A home water quality test is a fast and reliable way to check your home’s water quality. These tests affordable, easily accessible, and display useful and easy-to-understand results quickly. Of course, we offer high-quality, affordable, and reliable water testing kits that test for many different contaminants in drinking water in just a few minutes.
Alternatively, you can contact your local water provider and request a copy of their annual water quality report, which usually provides useful information about the water quality in your area. Or if you want to take the more expensive, time-consuming, but more accurate-results-producing route, you can take a water sample from your home and send it to a laboratory in your area for testing.
Now, back to the question of “Should you use a carbon filter?” If your water quality test returns positive for any of the contaminants listed under “What water contaminants do activated carbon remove or reduce?”, then purchasing an activated carbon filter is a wise move. Again, you can also install one as a precautionary measure even if the tests return negative.
Should you decide to purchase and install an activated carbon filter, you have two main options:
· Point-of-entry (POE) filters
POE filters connect to the main water line entering your home. They treat all the water before it travels to your home’s water dispensers, such as faucets, toilets, showers, baths, kitchen, laundry, and others. The most common type of a POE system is a whole-house filtration system. Whole-house filters work to eliminate possible contaminants before they can reach your taps and ultimately be ingested or absorbed by the skin during washing, bathing, or showering.
The Springwell CF1 whole-house filtration system relies on the same POE technique and other unique materials and technologies to produce clean, great-tasting filtered water for your home. It uses catalytic activated coconut shell carbon, KDF media, and other innovative filtration methods and technologies to remove up to 99.9% of toxic water contaminants, including PFOS, PFOA, pesticides, chlorine, chloramine, copper, lead, herbicides, and many more.
The catalytic activated coconut shell carbon used in our whole-house systems is manufactured from high-quality coconut shells. This form of activated carbon significantly enhances the ability for superior efficiency when removing contaminants, and rapid decomposition of chlorine, chloramines, and chlorine byproducts.
Coconut shell activated carbon is the preferred carbon in POE systems, probably because it removes VOCs, THMs, hydrogen peroxides, hydrogen sulfides, TCE, PCE, detergents, phenols, taste, odor, and other contaminants from water. Plus, it is more environmentally-friendly than most other forms of activated carbon since the coconut trees are not destroyed during harvesting.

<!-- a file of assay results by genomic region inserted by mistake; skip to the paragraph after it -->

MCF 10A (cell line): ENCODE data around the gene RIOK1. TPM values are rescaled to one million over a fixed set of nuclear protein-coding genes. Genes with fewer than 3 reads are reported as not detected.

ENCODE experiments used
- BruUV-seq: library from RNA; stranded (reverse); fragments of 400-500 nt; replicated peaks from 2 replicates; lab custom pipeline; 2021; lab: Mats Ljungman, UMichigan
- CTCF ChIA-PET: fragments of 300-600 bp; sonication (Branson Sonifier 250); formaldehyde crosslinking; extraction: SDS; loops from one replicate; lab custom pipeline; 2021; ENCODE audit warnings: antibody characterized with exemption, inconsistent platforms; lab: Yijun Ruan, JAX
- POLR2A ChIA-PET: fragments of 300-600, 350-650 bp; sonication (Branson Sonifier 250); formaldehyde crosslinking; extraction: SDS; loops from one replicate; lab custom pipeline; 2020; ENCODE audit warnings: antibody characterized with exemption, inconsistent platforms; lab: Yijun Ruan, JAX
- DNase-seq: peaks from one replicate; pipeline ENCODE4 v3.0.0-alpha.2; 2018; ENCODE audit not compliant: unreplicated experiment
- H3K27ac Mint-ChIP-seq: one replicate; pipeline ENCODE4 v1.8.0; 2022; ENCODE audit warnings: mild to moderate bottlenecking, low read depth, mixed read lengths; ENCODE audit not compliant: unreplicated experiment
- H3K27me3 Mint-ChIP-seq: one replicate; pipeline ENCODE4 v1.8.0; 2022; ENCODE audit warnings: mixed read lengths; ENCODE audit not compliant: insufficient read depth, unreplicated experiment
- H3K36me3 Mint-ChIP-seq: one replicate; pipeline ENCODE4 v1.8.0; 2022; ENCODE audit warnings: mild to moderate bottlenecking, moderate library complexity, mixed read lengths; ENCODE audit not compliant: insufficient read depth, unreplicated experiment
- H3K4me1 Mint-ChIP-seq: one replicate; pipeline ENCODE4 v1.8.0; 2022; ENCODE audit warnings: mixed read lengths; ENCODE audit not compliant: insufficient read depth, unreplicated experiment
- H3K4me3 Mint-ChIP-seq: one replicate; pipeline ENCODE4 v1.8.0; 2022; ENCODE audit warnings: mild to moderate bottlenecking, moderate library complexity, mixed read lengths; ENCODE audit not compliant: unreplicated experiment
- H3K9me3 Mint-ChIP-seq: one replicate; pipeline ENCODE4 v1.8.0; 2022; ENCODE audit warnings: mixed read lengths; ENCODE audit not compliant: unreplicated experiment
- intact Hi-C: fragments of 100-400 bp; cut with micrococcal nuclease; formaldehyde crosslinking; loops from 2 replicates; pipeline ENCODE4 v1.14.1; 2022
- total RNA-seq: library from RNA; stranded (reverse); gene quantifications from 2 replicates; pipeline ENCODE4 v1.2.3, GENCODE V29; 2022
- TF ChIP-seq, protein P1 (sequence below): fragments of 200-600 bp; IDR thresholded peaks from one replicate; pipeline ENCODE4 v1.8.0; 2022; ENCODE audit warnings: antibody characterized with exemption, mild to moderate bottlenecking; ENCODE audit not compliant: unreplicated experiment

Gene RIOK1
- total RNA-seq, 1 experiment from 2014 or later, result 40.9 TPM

Apart from the impeccable filtration capacity of the CF1, it also produces an impressive water flow rate that helps to prevent decreases in water pressure. The system is easy to install and maintain. It also comes with a lifetime warranty, a six-month money-back guarantee, and free shipping!
· Point-of-use (POU) filters
POU filters are not to be confused with POE systems, though they do achieve somewhat similar results and are usually less expensive. POU filters are installed at a single fixture and treat water where it is being used – typically under the sink in the kitchen or bathroom.
Reverse osmosis systems are the most common type of POU system. These include units like Springwell’s SWRO-Nickel and SWRO-Bronze reverse osmosis systems, which can be installed under the sink. Both filtration systems can remove contaminants, such as lead, copper, fluoride, arsenic, aluminum, chlorine, chloramine, herbicides, pesticides, and many other pollutants, from water. Besides, they fit perfectly under nearly any size sink and provide 75 gallons of treated water to your home every day. They’re the perfect solutions if you want to treat the water at specific taps in your home.
Activated carbon filtration is an excellent water treatment method and technology. It solves many water-contamination issues that many of us have to deal with every day, but there are a few exceptions that you must consider.
Before you purchase an activated carbon filter, make sure to find out:
- What specific contaminants it removes and reduces
- The type of activated carbon the system uses (granular, carbon block, etc.)
- What filter media it uses (e.g., wood, coconut shell carbon, coal, etc.)
- The current state of your home’s water quality (use any one of the testing methods mentioned above)
- Where in your home you need filtered water, whether in your entire home or specific points
- Your budget
- Other particular needs you might have
If you need assistance in finding a Springwell system that works for your filtration needs and your budget, please contact our friendly and supportive customer service team.